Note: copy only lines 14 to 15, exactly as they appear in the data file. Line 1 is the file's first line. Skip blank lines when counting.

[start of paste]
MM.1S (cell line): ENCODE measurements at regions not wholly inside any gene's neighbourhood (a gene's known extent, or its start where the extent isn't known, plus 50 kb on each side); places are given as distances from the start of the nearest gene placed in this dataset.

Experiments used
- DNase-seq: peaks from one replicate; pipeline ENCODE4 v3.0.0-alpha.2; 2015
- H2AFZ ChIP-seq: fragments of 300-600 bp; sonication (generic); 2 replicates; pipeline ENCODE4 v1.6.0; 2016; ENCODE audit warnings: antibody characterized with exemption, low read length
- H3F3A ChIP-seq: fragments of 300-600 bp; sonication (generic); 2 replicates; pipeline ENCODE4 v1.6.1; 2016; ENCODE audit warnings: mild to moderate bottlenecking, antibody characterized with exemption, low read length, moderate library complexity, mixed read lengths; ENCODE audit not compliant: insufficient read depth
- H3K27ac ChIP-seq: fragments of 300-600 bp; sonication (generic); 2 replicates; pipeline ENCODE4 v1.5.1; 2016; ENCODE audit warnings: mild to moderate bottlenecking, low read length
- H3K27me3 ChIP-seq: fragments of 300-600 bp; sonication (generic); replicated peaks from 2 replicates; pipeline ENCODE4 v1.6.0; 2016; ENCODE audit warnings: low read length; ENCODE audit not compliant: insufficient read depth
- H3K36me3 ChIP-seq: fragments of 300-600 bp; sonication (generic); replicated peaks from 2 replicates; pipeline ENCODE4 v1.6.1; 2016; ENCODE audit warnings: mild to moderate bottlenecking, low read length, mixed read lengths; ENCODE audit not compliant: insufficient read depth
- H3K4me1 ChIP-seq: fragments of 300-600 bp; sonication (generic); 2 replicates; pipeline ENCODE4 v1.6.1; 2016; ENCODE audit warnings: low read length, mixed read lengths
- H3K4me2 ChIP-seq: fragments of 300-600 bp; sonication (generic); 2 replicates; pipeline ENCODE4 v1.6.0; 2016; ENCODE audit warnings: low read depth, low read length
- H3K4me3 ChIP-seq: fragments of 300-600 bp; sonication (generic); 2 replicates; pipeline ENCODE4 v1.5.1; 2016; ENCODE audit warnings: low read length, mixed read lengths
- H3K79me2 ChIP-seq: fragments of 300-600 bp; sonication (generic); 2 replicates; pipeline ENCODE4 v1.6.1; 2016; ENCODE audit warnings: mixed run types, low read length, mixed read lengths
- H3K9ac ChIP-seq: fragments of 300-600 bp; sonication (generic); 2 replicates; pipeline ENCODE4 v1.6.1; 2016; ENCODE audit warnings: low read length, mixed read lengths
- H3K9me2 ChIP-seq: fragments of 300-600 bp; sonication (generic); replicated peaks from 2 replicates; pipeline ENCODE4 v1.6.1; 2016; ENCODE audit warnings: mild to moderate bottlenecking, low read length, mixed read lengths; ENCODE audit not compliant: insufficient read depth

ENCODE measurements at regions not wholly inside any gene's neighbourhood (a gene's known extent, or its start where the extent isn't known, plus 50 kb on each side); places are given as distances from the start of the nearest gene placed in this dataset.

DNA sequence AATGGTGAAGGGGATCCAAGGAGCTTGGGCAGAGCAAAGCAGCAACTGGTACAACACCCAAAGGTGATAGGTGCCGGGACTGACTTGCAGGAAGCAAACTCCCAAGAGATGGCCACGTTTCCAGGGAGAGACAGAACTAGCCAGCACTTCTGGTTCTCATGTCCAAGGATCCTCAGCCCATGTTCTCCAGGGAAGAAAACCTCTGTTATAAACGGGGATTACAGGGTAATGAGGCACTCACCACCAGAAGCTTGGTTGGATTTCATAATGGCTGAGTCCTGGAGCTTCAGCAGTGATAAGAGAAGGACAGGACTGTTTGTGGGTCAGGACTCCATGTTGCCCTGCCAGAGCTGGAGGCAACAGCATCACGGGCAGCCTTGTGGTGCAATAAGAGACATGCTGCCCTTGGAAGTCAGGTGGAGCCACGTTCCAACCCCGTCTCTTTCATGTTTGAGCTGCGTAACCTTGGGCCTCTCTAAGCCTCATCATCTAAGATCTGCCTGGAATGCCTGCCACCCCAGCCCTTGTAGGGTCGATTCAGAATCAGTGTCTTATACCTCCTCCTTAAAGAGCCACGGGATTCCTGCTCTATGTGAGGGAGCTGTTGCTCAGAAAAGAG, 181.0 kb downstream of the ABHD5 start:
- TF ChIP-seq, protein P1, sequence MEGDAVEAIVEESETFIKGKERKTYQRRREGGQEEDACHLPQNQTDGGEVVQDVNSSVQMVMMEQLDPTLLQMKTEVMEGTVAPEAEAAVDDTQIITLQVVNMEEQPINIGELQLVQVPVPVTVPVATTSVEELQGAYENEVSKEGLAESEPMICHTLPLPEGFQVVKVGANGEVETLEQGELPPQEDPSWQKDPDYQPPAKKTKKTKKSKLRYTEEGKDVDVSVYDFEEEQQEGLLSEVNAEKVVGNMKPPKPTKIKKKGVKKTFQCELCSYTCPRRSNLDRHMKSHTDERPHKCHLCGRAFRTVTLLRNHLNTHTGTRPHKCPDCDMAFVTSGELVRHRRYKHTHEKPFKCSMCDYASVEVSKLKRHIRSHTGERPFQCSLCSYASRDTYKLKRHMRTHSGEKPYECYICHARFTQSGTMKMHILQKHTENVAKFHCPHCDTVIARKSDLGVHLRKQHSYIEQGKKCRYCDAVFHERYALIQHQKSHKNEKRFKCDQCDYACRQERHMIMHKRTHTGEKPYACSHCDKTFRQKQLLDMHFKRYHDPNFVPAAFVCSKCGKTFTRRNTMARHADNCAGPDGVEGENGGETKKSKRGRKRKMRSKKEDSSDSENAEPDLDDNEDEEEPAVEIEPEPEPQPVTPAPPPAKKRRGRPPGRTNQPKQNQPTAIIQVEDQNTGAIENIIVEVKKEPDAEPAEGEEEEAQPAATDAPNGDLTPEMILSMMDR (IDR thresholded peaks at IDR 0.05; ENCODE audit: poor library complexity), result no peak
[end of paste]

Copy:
- H3K9me2 ChIP-seq: fragments of 300-600 bp; sonication (generic); replicated peaks from 2 replicates; pipeline ENCODE4 v1.6.1; 2016; ENCODE audit warnings: mild to moderate bottlenecking, low read length, mixed read lengths; ENCODE audit not compliant: insufficient read depth

ENCODE measurements at regions not wholly inside any gene's neighbourhood (a gene's known extent, or its start where the extent isn't known, plus 50 kb on each side); places are given as distances from the start of the nearest gene placed in this dataset.